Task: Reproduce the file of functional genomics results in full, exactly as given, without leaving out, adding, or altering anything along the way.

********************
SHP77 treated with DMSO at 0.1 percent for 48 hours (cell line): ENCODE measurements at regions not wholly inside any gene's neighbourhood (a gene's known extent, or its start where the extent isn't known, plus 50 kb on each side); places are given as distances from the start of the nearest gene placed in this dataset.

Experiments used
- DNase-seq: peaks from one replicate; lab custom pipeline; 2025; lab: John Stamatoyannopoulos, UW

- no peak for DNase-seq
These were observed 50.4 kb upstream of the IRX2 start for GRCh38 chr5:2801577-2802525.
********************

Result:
SHP77 treated with DMSO at 0.1 percent for 48 hours (cell line): ENCODE measurements at regions not wholly inside any gene's neighbourhood (a gene's known extent, or its start where the extent isn't known, plus 50 kb on each side); places are given as distances from the start of the nearest gene placed in this dataset.

Experiments used
- DNase-seq: peaks from one replicate; lab custom pipeline; 2025; lab: John Stamatoyannopoulos, UW

- no peak for DNase-seq
These were observed 50.4 kb upstream of the IRX2 start for GRCh38 chr5:2801577-2802525.